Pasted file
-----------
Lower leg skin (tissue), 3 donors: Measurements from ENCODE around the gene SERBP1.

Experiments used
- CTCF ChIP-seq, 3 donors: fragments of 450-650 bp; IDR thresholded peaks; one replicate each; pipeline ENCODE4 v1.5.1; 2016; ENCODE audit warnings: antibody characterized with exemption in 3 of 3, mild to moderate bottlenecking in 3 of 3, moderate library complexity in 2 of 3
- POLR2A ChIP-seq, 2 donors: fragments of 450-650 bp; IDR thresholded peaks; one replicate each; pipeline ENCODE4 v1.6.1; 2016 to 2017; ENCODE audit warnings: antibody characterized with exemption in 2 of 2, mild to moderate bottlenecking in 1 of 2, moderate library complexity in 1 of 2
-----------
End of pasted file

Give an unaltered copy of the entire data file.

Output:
Lower leg skin (tissue), 3 donors: Measurements from ENCODE around the gene SERBP1.

Experiments used
- CTCF ChIP-seq, 3 donors: fragments of 450-650 bp; IDR thresholded peaks; one replicate each; pipeline ENCODE4 v1.5.1; 2016; ENCODE audit warnings: antibody characterized with exemption in 3 of 3, mild to moderate bottlenecking in 3 of 3, moderate library complexity in 2 of 3
- POLR2A ChIP-seq, 2 donors: fragments of 450-650 bp; IDR thresholded peaks; one replicate each; pipeline ENCODE4 v1.6.1; 2016 to 2017; ENCODE audit warnings: antibody characterized with exemption in 2 of 2, mild to moderate bottlenecking in 1 of 2, moderate library complexity in 1 of 2